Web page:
Smile! Why we usually hate people telling us that – and why we should do it anyway.

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Usually people don’t say this to us unless we’re doing the opposite. And when that’s the case, we usually have no desire to smile – either we’re not feeling happy, or we’re frustrated, or we are struggling in some way…whatever the reason, the last thing we usually feel like doing at that given moment is smiling.

Super annoying examples of this are the suggestion to smile from a fitness instructor during a tough workout, an unsolicited photographer when you’ve been pushed into being in a picture, or a stranger who might happen to see you feeling down. If you’re anything like me, the initial response is usually not to comply but to adopt a more intense display of displeasure, adding a scowl or sarcastic expression to the one already there.

At least that used to be me – it’s not anymore.

One day during my typical morning exercise a la DVD, I heard the smile command in the same place I always hear it, right toward the end of the intense part of the workout, strategically placed where it’s obviously known that I have a wincing look of agony plastered on my face. While my reaction to this had always been to ignore it, roll my eyes, or reply with some form of explicative, I decided to try an experiment and see what happened if I did indeed take the advice from the overly positive fitness instructor. And so I smiled back at the screen.

Something really weird happened. I actually felt better. The tough workout didn’t feel like such a struggle from that point forward.

So I furthered my experiment: the next day, I started smiling from the beginning of the workout, and I continued to smile. Sometimes I would notice I wasn’t smiling anymore, so I’d just start smiling again. This time, I noticed that not only did the entire workout not seem as hard, but it also seemed to go by a lot faster.

I started smiling in other parts of the day, and the same thing happened – somehow, I felt better, and whatever I was doing seemed more pleasant and easier. And I made a particular effort to smile when I was doing something difficult or something I didn’t want to do. These tasks lost the feelings of aversion or discomfort I had attached to them, and overall things were just less stressful.

Surely this wasn’t just a me thing, so I decided to do some research to see what existed on the subject, and sure enough there’s a lot of it: studies have been done that show the benefits of smiling, even when it’s fake. The main scientific reason this works is this: when we smile, the brain releases endorphins, serotonin, and dopamine, and those little chemicals make us feel happier and lower stress levels. Endorphins also lower the feeling of pain in the body. Smiling has also shown to make people more productive, more creative, more approachable, and it’s also shown that people who smile more are more successful and live longer. And as an extra bonus, what I had experienced has been studied as well: smiling while performing adverse tasks can change the feelings associated with that task to something more positive.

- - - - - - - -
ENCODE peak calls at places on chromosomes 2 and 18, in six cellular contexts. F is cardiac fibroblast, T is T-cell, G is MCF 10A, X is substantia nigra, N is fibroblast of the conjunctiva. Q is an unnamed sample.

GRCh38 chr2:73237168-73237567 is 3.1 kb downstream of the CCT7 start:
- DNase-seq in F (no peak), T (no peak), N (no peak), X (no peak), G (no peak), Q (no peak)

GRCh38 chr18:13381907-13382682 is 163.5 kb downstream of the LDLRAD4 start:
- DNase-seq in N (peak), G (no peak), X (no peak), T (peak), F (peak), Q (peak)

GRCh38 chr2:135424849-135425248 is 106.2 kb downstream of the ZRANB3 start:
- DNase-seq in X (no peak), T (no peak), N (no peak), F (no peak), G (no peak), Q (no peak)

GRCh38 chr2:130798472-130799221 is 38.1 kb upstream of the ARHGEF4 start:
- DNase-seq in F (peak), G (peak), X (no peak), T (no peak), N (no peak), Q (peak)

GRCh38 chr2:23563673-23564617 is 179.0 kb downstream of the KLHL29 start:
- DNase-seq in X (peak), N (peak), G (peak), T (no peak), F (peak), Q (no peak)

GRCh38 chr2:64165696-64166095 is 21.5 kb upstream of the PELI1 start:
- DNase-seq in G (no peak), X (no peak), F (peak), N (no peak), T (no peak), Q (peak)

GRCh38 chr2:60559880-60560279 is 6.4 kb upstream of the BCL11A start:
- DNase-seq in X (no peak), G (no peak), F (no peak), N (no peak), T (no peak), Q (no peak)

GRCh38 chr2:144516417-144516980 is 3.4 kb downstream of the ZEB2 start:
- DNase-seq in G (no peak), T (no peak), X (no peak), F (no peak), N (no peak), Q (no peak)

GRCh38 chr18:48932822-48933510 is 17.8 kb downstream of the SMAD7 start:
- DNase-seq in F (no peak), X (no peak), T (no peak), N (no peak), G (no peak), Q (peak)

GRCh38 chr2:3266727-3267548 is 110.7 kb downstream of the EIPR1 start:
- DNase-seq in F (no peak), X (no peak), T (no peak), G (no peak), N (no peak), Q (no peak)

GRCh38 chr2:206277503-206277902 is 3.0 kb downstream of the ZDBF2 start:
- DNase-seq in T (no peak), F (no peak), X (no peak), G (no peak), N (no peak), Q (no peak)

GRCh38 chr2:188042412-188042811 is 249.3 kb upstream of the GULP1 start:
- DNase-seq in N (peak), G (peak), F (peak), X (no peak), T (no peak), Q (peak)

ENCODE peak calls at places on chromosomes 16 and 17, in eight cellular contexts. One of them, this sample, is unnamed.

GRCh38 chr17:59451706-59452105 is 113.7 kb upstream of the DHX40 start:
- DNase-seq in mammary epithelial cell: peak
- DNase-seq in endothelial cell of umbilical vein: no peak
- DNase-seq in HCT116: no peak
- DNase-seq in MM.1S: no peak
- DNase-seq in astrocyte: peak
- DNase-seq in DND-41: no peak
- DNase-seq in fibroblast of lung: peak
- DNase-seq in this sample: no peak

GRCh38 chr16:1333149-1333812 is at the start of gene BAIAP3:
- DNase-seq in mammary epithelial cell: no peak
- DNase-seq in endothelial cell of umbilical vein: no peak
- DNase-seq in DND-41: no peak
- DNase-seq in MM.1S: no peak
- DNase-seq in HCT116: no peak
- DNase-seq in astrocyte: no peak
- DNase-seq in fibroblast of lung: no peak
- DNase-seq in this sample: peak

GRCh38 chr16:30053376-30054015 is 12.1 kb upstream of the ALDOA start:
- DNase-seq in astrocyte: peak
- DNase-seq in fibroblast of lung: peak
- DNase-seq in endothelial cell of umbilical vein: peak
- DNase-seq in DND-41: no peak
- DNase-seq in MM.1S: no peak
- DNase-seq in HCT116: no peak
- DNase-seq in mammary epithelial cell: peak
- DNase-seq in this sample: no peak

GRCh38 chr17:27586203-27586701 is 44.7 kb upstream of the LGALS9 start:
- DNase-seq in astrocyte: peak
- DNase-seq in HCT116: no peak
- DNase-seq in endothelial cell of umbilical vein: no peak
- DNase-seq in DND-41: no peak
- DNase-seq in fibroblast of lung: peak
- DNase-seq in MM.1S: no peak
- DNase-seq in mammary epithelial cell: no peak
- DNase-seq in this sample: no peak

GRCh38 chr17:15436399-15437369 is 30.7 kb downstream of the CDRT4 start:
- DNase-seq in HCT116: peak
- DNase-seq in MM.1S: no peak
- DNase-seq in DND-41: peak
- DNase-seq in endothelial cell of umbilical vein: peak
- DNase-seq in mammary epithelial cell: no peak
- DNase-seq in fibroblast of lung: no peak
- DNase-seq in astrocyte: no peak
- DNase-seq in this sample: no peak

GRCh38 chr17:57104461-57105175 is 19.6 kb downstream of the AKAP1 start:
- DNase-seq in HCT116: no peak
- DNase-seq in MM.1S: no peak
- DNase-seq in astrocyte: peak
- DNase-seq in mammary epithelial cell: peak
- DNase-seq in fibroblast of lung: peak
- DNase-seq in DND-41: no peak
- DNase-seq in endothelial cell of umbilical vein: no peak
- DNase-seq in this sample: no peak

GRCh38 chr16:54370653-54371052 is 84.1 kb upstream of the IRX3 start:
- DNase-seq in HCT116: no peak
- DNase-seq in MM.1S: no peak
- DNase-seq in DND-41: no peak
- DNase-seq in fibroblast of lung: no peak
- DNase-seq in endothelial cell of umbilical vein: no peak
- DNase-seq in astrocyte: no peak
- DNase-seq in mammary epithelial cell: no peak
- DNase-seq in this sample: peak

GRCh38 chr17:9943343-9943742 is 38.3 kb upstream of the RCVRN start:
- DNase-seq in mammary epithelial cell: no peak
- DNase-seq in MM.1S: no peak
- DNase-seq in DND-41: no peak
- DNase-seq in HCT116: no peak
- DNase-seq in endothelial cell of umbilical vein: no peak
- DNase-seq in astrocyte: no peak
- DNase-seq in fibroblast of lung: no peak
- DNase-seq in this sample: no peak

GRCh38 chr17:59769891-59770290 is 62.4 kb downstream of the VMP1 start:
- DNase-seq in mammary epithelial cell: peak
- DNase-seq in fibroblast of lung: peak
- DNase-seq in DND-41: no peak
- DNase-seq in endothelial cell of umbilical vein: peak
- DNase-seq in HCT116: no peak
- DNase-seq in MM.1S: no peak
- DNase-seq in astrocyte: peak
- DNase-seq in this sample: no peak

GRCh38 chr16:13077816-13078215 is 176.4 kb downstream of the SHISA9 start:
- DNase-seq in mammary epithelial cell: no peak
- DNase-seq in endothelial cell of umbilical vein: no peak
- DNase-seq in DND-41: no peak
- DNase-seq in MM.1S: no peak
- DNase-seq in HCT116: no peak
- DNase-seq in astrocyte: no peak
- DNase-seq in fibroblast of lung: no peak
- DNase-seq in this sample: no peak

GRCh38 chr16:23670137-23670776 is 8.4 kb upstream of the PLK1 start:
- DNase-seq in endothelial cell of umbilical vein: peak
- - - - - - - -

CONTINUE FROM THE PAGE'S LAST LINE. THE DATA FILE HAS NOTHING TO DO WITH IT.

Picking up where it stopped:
There are tons of articles on the benefits of smiling and lots of scientific research. In fact, the theories about why smiling makes us feel better have been around for the past 200 years. Huffington Post, Psychology Today, Forbes, Scientific American, the Smithsonian, and the Harvard Business Review – just to name some of many – have all featured articles about this.

So with such a plethora of information on the subject available and the fact that the information has been known for so long, why aren’t we doing this all the time? The reason is the same here as it is for everything: if you’re going to acquire a new habit, you have to practice it. Luckily, this habit is an already-inherent skill, known to us all since birth. So it’s just a matter of remembering to do so. That shouldn’t be too difficult – just notice what your face is doing the next time you’re experiencing difficulty, frustration, monotony, or anything else that would infer that you are bemoaning the task at hand.

It should go without saying that obviously there are some situations for which this is not appropriate, but in comparison to ones where it would be, that number is small. So try it out today and see what it feels like! Perhaps you’ll start enjoying those less enjoyable tasks. 🙂

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